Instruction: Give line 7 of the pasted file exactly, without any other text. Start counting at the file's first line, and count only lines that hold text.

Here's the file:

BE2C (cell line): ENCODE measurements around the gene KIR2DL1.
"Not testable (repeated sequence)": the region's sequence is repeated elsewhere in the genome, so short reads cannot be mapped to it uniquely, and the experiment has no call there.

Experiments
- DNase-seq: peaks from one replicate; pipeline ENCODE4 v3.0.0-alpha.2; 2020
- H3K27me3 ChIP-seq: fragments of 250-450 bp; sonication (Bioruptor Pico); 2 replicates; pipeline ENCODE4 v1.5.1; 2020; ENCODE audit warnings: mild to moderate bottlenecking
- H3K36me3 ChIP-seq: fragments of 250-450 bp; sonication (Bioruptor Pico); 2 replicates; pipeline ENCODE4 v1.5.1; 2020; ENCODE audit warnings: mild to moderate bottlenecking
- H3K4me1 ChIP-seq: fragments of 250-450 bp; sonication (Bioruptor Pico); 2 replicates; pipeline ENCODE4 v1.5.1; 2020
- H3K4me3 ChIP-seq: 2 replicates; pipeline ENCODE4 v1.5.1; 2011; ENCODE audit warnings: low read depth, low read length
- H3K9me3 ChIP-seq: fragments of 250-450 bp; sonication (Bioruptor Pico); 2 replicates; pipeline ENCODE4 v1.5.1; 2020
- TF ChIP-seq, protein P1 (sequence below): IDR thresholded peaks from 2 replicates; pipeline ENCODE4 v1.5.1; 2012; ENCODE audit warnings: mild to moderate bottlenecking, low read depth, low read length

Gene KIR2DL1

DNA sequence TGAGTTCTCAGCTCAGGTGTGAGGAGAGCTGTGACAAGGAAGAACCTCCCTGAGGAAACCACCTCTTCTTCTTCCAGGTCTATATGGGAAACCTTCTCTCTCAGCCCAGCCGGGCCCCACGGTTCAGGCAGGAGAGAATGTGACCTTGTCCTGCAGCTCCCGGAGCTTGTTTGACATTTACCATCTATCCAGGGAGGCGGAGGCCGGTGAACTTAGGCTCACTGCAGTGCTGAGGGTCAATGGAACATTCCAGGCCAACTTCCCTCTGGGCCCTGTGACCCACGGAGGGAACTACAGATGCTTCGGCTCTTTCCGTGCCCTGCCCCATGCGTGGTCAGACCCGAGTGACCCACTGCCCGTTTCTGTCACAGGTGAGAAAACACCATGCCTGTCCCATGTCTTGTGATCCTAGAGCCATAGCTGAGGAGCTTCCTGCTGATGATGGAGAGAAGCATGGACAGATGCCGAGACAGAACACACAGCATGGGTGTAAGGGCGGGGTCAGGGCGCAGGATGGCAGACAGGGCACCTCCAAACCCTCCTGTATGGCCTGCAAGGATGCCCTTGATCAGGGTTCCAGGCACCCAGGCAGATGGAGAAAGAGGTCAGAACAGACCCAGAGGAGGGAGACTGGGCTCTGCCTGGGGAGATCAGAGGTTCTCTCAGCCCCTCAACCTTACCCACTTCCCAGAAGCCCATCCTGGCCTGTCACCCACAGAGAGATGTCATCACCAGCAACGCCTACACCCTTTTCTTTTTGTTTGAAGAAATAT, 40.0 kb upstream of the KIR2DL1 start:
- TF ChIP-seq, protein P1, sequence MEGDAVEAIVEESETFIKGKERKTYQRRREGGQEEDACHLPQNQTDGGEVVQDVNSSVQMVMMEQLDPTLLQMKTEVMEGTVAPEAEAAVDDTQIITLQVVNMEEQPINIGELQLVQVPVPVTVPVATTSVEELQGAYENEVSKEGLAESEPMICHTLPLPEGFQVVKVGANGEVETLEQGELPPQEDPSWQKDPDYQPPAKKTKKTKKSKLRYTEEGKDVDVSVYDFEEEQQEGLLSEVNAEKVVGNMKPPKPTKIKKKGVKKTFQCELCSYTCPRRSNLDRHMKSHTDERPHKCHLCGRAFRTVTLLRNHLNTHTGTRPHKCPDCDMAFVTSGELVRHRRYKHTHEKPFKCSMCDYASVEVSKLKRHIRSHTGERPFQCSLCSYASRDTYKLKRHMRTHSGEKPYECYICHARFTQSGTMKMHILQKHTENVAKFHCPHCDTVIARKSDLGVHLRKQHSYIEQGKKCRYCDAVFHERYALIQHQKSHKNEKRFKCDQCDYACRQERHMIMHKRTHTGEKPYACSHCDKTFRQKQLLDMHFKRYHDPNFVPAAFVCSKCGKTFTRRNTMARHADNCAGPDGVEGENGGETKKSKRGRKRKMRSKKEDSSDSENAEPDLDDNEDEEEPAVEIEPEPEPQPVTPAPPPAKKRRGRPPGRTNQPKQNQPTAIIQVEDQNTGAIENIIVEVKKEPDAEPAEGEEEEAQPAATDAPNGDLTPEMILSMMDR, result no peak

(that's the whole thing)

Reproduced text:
- H3K4me1 ChIP-seq: fragments of 250-450 bp; sonication (Bioruptor Pico); 2 replicates; pipeline ENCODE4 v1.5.1; 2020